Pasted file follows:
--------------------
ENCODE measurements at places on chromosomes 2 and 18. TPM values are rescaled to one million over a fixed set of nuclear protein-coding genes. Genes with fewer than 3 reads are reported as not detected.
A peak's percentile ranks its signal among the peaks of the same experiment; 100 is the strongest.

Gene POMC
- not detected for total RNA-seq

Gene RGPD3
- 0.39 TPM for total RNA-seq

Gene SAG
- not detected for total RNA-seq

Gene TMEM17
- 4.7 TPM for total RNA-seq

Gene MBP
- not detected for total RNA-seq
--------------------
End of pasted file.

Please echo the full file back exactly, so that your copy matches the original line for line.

ENCODE measurements at places on chromosomes 2 and 18. TPM values are rescaled to one million over a fixed set of nuclear protein-coding genes. Genes with fewer than 3 reads are reported as not detected.
A peak's percentile ranks its signal among the peaks of the same experiment; 100 is the strongest.

Gene POMC
- not detected for total RNA-seq

Gene RGPD3
- 0.39 TPM for total RNA-seq

Gene SAG
- not detected for total RNA-seq

Gene TMEM17
- 4.7 TPM for total RNA-seq

Gene MBP
- not detected for total RNA-seq